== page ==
President Donald Trump speaks alongside Vice President Mike Pence, second from left,as they meet with airline CEO about the coronavirus outbreak at the White House on Wednesday. Photo by Kevin Dietsch/UPI | License Photo
March 10 (UPI) -- American Airlines and Delta Airlines announced significant reductions in their domestic and overseas flights in response to reduced passenger demand linked to the global outbreak of coronavirus.
Delta said Tuesday it would reduce its overall system capacity by 15 percent from its previous summer peak plans. International capacity will be slashed by up to 25 percent and domestic capacity reduced by up to 15 percent.
American, meanwhile, said it would cut domestic flight capacity by 7.5 percent "to match demand" while reducing international capacity for the summer peak by 10 percent, including a 55 percent reduction in its trans-Pacific capacity to Asian destinations that have been affected by the COVID-19 outbreak.
"As the virus has spread, we have seen a decline in demand across all entities, and we are taking decisive action to also protect Delta's financial position," Delta CEO Ed Bastian said. "As a result, we have made the difficult, but necessary decision to immediately reduce capacity and are implementing cost reductions and cash flow initiatives across the organization."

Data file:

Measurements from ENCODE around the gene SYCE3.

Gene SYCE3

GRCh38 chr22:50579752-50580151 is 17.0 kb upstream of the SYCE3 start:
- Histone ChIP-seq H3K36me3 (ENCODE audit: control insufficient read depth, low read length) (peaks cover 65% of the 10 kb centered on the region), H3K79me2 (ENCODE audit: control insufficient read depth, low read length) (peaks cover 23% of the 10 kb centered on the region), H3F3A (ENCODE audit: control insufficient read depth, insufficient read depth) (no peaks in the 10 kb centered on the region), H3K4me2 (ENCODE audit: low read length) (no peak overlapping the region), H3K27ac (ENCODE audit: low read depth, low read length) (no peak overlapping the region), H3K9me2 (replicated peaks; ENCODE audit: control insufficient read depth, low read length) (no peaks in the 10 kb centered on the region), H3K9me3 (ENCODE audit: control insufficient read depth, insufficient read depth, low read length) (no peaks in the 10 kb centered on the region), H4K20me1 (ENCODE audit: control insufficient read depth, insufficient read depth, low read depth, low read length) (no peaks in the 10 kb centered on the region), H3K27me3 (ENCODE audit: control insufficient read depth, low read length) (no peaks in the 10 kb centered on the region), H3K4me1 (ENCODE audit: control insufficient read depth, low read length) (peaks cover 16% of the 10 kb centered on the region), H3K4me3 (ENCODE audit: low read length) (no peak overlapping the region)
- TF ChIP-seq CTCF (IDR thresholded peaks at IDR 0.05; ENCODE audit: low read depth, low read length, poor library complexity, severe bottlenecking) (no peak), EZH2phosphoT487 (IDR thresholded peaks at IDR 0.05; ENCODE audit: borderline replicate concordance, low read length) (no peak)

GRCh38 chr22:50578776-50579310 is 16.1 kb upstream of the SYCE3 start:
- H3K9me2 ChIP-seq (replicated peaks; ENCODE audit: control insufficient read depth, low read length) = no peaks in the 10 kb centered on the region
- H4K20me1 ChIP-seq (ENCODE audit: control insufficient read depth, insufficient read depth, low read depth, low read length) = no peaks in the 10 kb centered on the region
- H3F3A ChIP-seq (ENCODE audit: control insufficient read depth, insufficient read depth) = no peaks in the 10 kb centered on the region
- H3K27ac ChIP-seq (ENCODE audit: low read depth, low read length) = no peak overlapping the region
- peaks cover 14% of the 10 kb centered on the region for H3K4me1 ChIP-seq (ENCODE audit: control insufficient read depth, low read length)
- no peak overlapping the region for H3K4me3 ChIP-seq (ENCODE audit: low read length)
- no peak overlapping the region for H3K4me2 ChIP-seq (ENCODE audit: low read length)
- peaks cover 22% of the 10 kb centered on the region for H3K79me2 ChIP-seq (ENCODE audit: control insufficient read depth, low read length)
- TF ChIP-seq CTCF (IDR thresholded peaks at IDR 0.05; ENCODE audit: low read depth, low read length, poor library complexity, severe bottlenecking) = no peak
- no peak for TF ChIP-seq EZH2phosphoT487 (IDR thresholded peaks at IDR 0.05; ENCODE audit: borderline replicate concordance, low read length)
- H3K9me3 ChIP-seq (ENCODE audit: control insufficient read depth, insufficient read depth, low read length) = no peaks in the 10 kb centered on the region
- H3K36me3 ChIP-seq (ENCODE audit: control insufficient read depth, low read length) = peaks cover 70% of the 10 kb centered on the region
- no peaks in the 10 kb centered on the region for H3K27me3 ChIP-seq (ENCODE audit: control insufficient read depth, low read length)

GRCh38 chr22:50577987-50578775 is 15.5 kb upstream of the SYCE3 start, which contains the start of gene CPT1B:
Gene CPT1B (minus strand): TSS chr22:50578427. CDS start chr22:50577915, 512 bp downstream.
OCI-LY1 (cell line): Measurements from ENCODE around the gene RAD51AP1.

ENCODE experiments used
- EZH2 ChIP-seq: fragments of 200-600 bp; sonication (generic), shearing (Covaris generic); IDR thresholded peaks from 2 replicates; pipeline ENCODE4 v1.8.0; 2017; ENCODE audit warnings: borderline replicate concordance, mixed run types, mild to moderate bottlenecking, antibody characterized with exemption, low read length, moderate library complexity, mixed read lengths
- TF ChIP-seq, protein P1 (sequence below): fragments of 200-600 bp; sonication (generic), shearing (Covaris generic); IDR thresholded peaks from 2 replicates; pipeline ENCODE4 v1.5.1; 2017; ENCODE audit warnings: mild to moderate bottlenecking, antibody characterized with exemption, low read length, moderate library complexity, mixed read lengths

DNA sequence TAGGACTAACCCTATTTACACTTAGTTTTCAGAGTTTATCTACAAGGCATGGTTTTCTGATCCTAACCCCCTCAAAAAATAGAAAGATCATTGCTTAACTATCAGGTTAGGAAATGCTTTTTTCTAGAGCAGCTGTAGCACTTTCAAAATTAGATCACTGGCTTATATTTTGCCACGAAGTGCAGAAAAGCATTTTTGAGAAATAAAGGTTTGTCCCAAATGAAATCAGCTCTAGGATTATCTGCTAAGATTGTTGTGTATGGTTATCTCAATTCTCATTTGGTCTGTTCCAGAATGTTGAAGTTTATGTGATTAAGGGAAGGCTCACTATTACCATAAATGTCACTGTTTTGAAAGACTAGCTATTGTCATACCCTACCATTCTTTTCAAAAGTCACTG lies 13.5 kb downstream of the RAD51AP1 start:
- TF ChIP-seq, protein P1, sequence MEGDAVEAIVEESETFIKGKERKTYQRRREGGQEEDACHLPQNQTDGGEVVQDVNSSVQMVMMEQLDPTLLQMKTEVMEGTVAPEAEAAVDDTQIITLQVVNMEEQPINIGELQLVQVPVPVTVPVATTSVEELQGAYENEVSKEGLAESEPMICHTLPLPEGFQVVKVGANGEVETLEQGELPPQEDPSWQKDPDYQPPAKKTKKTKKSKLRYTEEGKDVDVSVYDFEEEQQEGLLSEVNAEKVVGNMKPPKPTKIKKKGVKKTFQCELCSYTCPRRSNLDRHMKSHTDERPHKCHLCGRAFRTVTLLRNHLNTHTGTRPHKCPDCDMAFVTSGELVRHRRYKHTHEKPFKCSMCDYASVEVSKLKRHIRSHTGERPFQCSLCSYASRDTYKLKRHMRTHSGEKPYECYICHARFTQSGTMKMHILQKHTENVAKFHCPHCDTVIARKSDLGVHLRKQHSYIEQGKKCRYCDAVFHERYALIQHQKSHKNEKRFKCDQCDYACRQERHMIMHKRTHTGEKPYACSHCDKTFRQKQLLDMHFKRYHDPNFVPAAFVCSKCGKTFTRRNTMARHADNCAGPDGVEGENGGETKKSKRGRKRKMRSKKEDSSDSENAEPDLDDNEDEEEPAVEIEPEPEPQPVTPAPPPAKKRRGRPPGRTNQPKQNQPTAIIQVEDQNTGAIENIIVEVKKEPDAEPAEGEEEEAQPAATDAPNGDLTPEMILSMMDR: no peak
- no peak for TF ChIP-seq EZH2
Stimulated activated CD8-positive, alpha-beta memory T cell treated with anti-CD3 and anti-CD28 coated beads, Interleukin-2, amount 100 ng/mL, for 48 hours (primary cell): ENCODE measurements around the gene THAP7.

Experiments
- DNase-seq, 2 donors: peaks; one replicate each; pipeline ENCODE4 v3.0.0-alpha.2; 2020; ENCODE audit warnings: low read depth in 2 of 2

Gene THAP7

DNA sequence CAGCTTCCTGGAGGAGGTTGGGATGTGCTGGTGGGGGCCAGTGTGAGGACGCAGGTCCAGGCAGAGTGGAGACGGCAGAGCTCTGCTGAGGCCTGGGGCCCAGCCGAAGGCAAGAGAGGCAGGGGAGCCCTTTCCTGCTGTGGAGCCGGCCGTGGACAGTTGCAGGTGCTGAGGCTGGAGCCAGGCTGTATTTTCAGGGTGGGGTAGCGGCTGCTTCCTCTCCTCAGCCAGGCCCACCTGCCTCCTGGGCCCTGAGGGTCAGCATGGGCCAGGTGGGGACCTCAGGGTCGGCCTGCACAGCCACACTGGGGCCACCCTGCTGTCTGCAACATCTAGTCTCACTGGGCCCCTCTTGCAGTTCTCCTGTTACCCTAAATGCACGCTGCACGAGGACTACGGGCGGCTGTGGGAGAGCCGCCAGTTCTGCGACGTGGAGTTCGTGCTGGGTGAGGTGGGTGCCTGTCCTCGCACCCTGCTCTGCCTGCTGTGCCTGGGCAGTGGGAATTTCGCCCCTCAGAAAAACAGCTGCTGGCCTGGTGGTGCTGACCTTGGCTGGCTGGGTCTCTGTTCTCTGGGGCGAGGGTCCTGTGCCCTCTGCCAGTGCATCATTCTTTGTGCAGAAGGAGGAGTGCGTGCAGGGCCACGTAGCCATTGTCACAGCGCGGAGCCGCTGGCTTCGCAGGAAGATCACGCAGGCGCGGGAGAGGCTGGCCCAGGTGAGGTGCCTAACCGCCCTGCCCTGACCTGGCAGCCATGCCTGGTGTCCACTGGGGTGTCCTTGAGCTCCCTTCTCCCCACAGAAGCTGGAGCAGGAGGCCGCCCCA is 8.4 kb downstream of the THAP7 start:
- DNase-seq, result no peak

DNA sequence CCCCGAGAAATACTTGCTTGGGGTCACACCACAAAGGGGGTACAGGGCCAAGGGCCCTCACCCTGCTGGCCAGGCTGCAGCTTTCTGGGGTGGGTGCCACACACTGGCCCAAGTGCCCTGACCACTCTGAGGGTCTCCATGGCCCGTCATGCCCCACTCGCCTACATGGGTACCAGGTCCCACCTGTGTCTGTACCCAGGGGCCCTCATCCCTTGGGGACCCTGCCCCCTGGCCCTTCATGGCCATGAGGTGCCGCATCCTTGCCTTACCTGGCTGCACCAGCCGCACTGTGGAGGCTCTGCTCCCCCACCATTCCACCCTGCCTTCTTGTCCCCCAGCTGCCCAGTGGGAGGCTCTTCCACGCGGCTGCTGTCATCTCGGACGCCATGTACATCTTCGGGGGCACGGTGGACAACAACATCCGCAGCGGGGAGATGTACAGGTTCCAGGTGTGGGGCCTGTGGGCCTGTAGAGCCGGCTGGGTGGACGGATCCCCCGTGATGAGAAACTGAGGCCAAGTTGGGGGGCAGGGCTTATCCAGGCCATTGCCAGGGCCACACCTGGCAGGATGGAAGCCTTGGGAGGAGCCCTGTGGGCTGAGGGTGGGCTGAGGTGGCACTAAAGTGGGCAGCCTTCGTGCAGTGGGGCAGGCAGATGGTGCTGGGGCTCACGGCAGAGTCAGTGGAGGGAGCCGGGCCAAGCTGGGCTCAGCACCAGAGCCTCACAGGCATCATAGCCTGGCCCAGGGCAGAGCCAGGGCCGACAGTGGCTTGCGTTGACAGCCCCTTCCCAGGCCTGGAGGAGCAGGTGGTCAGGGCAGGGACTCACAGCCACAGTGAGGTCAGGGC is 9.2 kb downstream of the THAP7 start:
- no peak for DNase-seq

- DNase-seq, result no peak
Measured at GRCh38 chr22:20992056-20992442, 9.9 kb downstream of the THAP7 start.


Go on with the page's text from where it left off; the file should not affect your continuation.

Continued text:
Like American, Delta made its biggest reductions -- 65 percent -- to its trans-Pacific service while reducing its trans-Atlantic service to European destinations by up to 20 percent.
American said it will suspend service to mainland China from Los Angeles and Dallas-Fort Worth throughout the summer and reduce service to Hong Kong from the two U.S. hubs.
The airline's existing suspension of service to Seoul from Dallas-Fort Worth was extended into early May, and flights to Japan will operate with smaller aircraft.
Flights to Italy, the European country most affected by the coronavirus, were also significantly reduced.
Additionally, American will suspend service to Rome from Philadelphia through April and extend a suspension to Milan. Flights from Chicago and Charlotte, N.C., to Rome will be suspended until at least early summer.
"American will continue to take care of customers as this situation develops," the carrier said in a statement. "The airline recently announced that change fees will be waived for customers who purchased tickets prior to March 1 for travel through April 30."
The reductions are based on the assumption there are no "slot waivers" in place in the United States. Under U.S. rules, carriers are required to operate valuable slots at busy airports at near-capacity in order to keep them for the next year. American said it has requested slot waivers "to better align capacity with demand without the risk of losing valuable takeoff and landing slots for the future."
On domestic routes, American said it will "decrease frequencies in markets with robust schedule patterns and will cancel routes where customers can be easily re-accommodated."
In Europe, Norwegian Air Shuttle said it had canceled 3,000 flights scheduled for between mid-March and mid-June -- about 15 percent of its total capacity for the period -- and had also instituted temporary layoffs of a "significant share" of its workforce.
"This is a critical time for the aviation industry, including us at Norwegian," aid CEO Jacob Schram. "We encourage the authorities to immediately implement measures to imminently reduce the financial burden on the airlines in order to protect crucial infrastructure and jobs."
The International Air Transport Association said last week the viral outbreak is expected to cost the industry between $63 billion and $113 billion.